Izutsu: Aren't you really asking more of Zen than of Thomism? Aren't you striking at the time-honored formulas of Zen which are intimately connected with Zen experience itself? When I say, "There is no longer I as a subjective reality, nor thou, or it, as an objective entity, there remains only Is..." (31) I do not think Thomists can follow me, for Zen "the undifferentiated cannot ex-ist in its original non-differentiation; that in order to ex-ist it must necessarily differentiate itself, i.e., concretely crystallize itself as something - whether subjective or objective." (32)

Maritain: This is precisely what the metaphysics of St. Thomas is trying to deal with. If ex-ist means not only to stand outside of causes and stand outside of mere nothingness, but to manifest or articulate a particular face of Is, then it belongs to the created existent in which Is is limited by essence. But we would say that in its most fundamental sense ex-ist is Is.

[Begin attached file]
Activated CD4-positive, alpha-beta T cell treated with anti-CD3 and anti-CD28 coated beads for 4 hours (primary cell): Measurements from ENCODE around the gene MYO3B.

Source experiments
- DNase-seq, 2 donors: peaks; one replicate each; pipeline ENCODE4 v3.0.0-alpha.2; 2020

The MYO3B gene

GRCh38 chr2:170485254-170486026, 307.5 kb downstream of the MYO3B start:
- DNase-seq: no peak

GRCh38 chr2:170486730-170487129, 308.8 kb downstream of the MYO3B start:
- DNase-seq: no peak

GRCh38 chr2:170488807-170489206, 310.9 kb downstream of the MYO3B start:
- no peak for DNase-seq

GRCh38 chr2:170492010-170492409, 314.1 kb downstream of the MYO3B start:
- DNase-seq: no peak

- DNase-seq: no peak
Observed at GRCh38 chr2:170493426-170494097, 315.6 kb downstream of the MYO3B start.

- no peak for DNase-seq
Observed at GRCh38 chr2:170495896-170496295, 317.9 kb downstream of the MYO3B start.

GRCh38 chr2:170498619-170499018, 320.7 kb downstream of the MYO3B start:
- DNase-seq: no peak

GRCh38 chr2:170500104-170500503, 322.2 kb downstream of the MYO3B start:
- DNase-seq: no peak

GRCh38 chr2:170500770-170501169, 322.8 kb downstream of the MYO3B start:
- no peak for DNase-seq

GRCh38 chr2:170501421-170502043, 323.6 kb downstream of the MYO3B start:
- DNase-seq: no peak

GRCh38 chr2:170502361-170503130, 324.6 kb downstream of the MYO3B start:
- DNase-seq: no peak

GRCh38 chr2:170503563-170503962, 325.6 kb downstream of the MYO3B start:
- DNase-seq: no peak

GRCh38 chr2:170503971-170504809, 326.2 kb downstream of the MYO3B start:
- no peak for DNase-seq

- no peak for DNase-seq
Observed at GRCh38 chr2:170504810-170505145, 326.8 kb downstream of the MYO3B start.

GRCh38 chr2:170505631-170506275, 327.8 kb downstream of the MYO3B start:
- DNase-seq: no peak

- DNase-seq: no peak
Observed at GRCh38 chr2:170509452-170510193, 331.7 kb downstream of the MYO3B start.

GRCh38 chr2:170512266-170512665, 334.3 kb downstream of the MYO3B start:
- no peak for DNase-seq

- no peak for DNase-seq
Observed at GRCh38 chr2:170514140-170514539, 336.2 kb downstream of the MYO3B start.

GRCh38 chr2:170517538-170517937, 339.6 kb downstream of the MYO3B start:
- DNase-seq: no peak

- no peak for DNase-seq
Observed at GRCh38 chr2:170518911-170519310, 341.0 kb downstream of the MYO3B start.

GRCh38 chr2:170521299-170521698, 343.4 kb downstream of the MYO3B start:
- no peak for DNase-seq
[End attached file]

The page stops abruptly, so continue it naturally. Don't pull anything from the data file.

Izutsu: Yet we experience it otherwise and our words are a reflection of our experience, as I said, while yours are bound up with concepts.

Maritain: I admire your experience and the strength it takes to attain it, yet you must consider the possibility that the very way of attaining your experience will color what is experienced. To admit this, does it really effect Zen experience itself? The experience remains the same, but I wonder if some of your paradoxical language does not spring from attempting to articulate these distinctions. We agree that essence-less-ness is not mere nothingness.

Izutsu: Yes. In sunyata no fixed essence is established. (33)

Maritain: And the task at hand is to try to agree about the nature of this essence-less-ness, the positive meaning of No-thing-ness.

Izutsu: We are on the road, but it will be a long and difficult one.